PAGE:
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This day and age, more and more people are choosing to be involved in serious long-term relationships, some even living with their partners, without getting married. Some people simply don’t feel the need to formalize their relationship, some have had bad marriages, and some have their own reasons to avoid marriage. What happens when these relationships fail?
The state of Illinois has not recognized common law marriage for decades, and until the 1970s, cohabitation between non-married couples was prohibited by law. The prohibition is long gone, but the question of how to divide property between non-married cohabitants lingers. While several variations of the question have been answered by the Illinois courts, the Appellate Court recently addressed the question again in the Allen case. In re the Marriage of Allen, 2016 IL App (1st) 151620.
The Allens were husband and wife that had been romantically involved for roughly 13 years. They had cohabited for intermittent periods during those years, and in 2012, they were married. Both parties filed Petitions for Dissolution roughly seven (7) months after they were married. The husband, Keith, had substantial non-marital assets, including a very successful group of McDonald’s restaurants. Wife, Debra, had some job experience and was college educated, but she did not have any meaningful wealth. While the parties had only been married for several months, Debra asserted that she should be awarded maintenance in addition to a portion of the marital property larger than the short term marriage would normally allow. She later added a claim of unjust enrichment, based on the Appellate Court’s holding in Blumenthal v. Brewer.
In Blumenthal, the court dealt with the break-up of a long-term same-sex relationship. The parties had cohabitated and accumulated significant assets. In an attempt to secure an equitable division of the assets, one of the parties asserted an unjust enrichment claim, asking the court to partition the real property shared by the parties as well as a business owned by one of the parties. At the time, the controlling case was Hewitt v. Hewitt, which barred common law partition and unjust enrichment claims between non-married cohabitants. That claim was dismissed by the trial court, but that dismissal was vacated by the appellate court. At the time of the court’s decision, Illinois had enacted legislation creating civil unions for same-sex couples and public policy had changed such that non-marital cohabitation was no longer frowned upon by the authorities. The Blumenthal court held that Hewitt was not controlling under the circumstances because whereas the couple in Hewitt could have married at any time, the parties in Blumenthal did not have that option available to them. Accordingly, the appellate court allowed the unjust enrichment claims to proceed.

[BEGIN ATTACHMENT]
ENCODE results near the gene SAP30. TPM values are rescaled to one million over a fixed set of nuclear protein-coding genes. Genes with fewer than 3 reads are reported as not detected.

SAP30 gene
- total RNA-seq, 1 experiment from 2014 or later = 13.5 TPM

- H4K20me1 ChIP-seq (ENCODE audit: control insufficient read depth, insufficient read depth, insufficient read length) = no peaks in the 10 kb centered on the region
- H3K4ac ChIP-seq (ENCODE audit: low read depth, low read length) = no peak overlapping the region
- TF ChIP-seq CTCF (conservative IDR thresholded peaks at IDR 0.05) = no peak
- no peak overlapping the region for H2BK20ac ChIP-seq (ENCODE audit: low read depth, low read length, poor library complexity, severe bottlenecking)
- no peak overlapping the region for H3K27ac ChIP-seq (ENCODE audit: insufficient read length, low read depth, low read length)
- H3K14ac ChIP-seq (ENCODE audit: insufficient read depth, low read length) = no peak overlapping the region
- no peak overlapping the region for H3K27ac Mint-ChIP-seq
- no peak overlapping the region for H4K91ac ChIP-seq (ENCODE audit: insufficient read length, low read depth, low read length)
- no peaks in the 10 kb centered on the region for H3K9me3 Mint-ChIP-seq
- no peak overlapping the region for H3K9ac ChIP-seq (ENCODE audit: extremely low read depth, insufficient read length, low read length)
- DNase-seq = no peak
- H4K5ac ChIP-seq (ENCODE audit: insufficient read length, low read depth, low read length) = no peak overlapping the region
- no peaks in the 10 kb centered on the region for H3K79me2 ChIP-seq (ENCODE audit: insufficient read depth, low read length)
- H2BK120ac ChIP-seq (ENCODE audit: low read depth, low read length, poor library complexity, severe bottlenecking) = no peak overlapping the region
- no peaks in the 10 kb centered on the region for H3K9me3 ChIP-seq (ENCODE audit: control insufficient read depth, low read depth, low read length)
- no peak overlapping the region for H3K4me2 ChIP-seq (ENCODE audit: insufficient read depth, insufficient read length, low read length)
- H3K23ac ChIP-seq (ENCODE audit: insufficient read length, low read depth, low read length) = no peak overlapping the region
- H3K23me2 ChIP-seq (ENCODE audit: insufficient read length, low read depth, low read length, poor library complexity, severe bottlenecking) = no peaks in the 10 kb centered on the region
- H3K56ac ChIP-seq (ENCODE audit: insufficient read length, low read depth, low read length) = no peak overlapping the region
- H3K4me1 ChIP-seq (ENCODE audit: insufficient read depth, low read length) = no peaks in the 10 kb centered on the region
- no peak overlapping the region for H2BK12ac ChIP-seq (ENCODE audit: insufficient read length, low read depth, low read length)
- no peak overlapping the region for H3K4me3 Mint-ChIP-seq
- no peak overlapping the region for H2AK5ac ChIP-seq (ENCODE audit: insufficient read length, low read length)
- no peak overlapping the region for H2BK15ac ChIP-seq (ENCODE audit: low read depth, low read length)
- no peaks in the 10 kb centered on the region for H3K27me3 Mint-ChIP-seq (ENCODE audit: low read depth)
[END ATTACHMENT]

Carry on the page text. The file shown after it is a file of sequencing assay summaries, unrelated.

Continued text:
After a review of the Blumenthal and Hewitt decisions, the Allen court found that Hewitt was controlling. Like the couple in Hewitt, the Allens could have married at any time during the course of their 13 year relationship but choose not to. Accordingly, Debra’s claims for maintenance and property division were rightfully limited to the seven month period during which the parties were married. What’s the lesson in all of this? Absent written agreement or other extraordinary circumstances, nonmarried couples lack any legal protection when it comes to property rights and maintenance – even if they are cohabitating.
Are you in a long-term non-marital relationship? Contact The Nally Law Group today to discuss ways to protect yourself and your rights in the event of a breakup.